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James Paxton shows a different kind of dominance

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A week after racking up 16 strikeouts, James Paxton threw a no-hitter. His approach in each game was very different.

Seattle Mariners v Toronto Blue Jays Photo by Tom Szczerbowski/Getty Images

James Paxton has had a week to remember. Last Wednesday, he completely dominated the Oakland Athletics, striking out 16 across seven scoreless innings. Yesterday, Paxton dominated the Toronto Blue Jays, not by striking everyone out, but by pitching a no-hitter—recording just seven strikeouts in his historic outing. For a little perspective, he’s the only pitcher in American League history to record 15+ strikeouts and a no-hitter in consecutive starts (h/t Grant Bronsdon). Paxton showed two different kinds of dominance in these two starts, each showing why he’s elevated himself to be one of the best pitchers in the American League.

Against the Athletics, Paxton relied almost exclusively on his fastball to rack up his sixteen strikeouts. He threw his heater 76% of the time on Wednesday, a mark he’s exceeded in just four other starts in his career. Jeff Sullivan detailed this change in approach on FanGraphs last week. It wasn’t just a ton of fastballs, it was the high fastball that led to a career high 25 whiffs with the pitch. Just look at his pitch chart from that start:

There were a ton of pitches up in the zone and the Athletics couldn’t touch them. Now here’s his pitch chart from his no-hitter yesterday:

Still some high fastballs but there were a lot more pitches down in the zone and he mixed more of his secondary pitches too. Here’s a table showing his pitch usage in these two starts:

Paxton Pitch Usage

Pitch Type Frequency SwStr BIP
Pitch Type Frequency SwStr BIP
5/2 vs Athletics
Fastball 76.0% 31.6% 8.9%
Cutter 11.5% 41.7% 8.3%
Curveball 12.5% 7.7% 15.4%
5/8 vs Blue Jays
Fastball 63.6% 12.7% 15.9%
Cutter 13.1% 15.4% 30.8%
Curveball 23.2% 21.7% 21.7%

In his no-hitter, the fastball was still Paxton’s bread and butter but he also mixed in twice as many curveballs. But the key to his dominance yesterday was the location of those pitches. Against the A’s, Paxton didn’t induce a single ground ball—all ten of the balls they put in play were in the air. That shouldn’t be surprising considering where he was locating his pitches. Against the Blue Jays, more than half of the balls they put in play were on the ground. Almost half of the fly balls they hit stayed in the infield.

Based on the Statcast data, Paxton allowed an expected wOBA of .595 on contact against the Athletics, his highest mark of the season. But he could get away with allowing some hard contact because the A’s have had trouble making contact with high pitches this year. Oakland batters have posted the ninth highest whiff rate on pitches up in the zone this year. To make matters worse, they’re running the fifth lowest contact rate on pitches in the strike zone. Paxton perfectly exploited these two weaknesses to earn his 16 strikeouts, even if it meant allowing a few hard hit balls.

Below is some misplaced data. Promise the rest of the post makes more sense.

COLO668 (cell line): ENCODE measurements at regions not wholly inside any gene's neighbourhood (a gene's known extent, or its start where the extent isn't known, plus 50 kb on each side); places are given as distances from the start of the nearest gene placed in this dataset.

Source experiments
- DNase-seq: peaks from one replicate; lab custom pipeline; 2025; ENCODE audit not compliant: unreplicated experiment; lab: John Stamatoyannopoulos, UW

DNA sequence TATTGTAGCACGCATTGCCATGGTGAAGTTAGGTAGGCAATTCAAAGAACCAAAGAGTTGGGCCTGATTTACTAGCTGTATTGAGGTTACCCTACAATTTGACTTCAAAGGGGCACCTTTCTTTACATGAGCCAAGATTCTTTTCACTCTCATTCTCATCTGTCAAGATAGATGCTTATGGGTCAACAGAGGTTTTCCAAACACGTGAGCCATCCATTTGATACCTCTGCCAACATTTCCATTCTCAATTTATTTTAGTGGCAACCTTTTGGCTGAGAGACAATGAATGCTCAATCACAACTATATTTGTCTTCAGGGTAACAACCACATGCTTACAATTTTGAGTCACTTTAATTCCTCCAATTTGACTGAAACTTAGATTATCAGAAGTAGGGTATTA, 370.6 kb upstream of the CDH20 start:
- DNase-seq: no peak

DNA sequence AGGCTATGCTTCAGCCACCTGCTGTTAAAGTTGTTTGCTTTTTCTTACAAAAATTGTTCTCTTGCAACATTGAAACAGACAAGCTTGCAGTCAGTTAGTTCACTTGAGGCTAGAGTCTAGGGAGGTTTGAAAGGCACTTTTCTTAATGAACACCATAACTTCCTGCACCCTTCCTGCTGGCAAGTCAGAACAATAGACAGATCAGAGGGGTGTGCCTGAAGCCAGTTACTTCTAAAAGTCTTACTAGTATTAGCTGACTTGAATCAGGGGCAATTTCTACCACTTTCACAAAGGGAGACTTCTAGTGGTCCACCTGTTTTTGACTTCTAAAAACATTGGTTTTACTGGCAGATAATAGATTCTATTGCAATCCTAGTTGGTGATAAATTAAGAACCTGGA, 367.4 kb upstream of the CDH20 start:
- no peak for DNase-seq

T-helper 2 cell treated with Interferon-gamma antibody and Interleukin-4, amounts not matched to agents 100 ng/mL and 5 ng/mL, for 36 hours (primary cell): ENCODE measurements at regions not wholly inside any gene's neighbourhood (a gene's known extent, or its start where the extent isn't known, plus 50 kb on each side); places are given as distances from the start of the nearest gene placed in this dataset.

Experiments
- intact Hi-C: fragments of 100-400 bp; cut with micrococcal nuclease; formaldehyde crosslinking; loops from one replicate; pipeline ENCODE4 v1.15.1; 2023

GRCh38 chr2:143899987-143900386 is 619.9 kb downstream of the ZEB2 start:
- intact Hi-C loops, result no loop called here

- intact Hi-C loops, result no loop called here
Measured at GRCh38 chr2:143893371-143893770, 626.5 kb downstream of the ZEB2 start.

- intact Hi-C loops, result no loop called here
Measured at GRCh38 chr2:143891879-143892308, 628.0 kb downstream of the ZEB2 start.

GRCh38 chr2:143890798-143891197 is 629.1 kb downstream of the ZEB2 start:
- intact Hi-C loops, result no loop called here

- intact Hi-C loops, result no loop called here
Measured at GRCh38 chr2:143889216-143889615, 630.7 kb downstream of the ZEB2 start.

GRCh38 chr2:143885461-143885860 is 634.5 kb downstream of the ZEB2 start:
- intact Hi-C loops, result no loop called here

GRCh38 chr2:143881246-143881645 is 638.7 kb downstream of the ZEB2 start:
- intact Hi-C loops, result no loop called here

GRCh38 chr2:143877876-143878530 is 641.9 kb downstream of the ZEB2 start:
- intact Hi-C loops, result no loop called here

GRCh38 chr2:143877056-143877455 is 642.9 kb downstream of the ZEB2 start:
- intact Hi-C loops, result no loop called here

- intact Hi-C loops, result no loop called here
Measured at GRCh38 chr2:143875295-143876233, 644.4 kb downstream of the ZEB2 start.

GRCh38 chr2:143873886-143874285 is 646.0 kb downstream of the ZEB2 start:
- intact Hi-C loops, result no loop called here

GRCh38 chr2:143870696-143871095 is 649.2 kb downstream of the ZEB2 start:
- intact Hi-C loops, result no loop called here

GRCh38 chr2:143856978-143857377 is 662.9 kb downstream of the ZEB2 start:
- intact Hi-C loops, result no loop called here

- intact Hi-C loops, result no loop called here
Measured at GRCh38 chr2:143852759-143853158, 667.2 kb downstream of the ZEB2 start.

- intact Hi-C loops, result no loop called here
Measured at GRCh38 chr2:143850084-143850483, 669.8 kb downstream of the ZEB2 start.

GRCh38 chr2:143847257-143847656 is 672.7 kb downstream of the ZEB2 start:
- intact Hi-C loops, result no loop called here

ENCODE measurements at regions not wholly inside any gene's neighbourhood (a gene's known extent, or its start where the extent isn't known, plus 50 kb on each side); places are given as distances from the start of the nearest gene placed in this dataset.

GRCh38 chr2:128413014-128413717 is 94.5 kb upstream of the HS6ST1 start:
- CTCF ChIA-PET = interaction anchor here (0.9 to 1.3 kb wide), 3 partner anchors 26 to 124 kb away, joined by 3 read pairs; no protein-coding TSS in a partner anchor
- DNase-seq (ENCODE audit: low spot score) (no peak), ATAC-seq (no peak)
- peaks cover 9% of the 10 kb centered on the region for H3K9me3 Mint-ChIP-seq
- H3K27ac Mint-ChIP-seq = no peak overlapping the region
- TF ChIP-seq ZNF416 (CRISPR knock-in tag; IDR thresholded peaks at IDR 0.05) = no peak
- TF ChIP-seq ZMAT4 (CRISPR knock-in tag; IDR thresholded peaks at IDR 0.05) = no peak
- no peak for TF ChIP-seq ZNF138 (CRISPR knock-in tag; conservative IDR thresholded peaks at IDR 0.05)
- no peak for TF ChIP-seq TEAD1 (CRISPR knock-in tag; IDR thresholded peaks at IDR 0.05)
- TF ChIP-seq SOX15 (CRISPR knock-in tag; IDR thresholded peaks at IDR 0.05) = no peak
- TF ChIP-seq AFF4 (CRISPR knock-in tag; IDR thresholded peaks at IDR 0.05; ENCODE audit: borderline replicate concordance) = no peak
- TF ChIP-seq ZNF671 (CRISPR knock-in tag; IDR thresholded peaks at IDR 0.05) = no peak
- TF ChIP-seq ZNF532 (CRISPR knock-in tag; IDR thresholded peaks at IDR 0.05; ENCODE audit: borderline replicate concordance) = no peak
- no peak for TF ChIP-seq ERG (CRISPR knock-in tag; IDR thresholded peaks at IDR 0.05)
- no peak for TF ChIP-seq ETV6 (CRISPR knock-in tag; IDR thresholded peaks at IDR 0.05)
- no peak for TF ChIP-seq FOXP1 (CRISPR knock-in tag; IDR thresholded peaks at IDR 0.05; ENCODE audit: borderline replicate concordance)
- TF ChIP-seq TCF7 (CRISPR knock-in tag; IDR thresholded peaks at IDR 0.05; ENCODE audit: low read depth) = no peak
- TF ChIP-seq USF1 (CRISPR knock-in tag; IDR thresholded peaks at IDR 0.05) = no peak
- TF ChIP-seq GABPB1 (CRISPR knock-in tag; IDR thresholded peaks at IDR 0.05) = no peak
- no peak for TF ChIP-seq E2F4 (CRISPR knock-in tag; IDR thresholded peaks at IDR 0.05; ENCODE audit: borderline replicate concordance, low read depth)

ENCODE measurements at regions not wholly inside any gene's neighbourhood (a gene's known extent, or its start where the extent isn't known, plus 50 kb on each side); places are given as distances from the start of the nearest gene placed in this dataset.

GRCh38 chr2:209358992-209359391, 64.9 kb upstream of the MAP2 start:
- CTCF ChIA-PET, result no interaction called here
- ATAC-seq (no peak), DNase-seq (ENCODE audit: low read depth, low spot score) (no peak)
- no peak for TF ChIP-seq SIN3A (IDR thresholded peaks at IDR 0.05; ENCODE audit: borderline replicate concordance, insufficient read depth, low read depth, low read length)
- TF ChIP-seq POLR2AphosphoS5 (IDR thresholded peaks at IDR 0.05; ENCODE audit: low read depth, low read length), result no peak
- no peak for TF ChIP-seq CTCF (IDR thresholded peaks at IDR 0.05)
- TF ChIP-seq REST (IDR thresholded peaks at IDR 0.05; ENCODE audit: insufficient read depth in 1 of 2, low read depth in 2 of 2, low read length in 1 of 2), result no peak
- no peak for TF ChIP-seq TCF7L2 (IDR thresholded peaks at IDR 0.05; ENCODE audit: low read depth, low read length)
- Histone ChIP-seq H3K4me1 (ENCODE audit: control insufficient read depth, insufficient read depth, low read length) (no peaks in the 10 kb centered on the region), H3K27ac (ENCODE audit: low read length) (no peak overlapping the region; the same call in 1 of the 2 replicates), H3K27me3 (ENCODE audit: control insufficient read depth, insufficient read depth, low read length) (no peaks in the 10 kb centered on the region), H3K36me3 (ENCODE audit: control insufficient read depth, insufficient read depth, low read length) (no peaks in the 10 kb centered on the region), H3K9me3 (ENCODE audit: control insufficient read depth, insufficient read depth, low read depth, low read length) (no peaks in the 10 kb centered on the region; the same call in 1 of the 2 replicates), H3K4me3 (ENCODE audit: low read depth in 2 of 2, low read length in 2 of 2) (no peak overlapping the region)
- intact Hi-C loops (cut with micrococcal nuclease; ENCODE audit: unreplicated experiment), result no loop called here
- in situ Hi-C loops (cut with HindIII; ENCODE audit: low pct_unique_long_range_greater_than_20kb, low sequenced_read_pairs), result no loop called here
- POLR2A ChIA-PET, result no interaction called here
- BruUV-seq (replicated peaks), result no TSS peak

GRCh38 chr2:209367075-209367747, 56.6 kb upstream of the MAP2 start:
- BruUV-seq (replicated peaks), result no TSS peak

The Blue Jays have had their own problems making contact as they’re running the seventh highest swinging strike rate in the majors. But they’ve also clubbed the most home runs of any team in the majors so far. It wouldn’t be surprising to find out that a big part of his game plan yesterday was to avoid running into the long ball. Keeping his pitches down in the zone and mixing in a few more breaking balls seemed to do the trick. He allowed an expected wOBA of .356 on contact, a mark better than league average but nothing stellar. Like any no-hitter, he needed excellent defense behind him to secure the feat. The most dangerous ball in play by hit probability was Lourdes Gurriel’s flyout to center in the third inning. It was barreled up and had an 88% hit probability but it was hit to the deepest part of the park and Dee Gordon easily tracked it down.

Maybe the most impressive aspect of Paxton’s performance last night was his efficiency. From the fourth inning on, Paxton threw more than five pitches in an at-bat just once. A four-pitch walk to Justin Smoak in the fourth was the last time the Blue Jays would have a runner on base and he was quickly erased by a double play. In the fifth inning, he needed just six pitches. In the eighth and ninth, he needed nine and seven pitches, respectively. That kind of efficiency allowed him to finish the night with just 99 pitches thrown in total, a Maddux.

In his post-game comments, Mike Zunino said that Paxton lost the feel for his fastball early in the game. Through three innings, he had thrown his curveball just four times. Facing the first batter in the fourth inning, he threw a first pitch curveball for a called strike and then finished off Yangervis Solarte with a nasty 0-2 curveball for a swinging strikeout. From then on, the bender was mixed in much more frequently, keeping the Blue Jays off balance the entire night. The most important take away from Zunino’s comments was the way Paxton’s curveball helped him regain the feel for his fastball. In the ninth inning, Paxton threw seven pitches, all fastballs, and all of them were strikes. He even reached back and hit 100 mph in his final at-bat against Josh Donaldson.

We’ve now seen Paxton dominate two lineups in two completely different ways in two consecutive starts. His fastball continues to be the bedrock of his repertoire. I’ve already shown how his cutter has continued to improve earlier this year. Now we’ve seen a start were he’s effectively mixed in his curveball to keep opposing batters off balance. At this point in his career, the sky’s the limit. He’s clearly shown he’s one of the best pitchers in the American League. And this season is just getting started.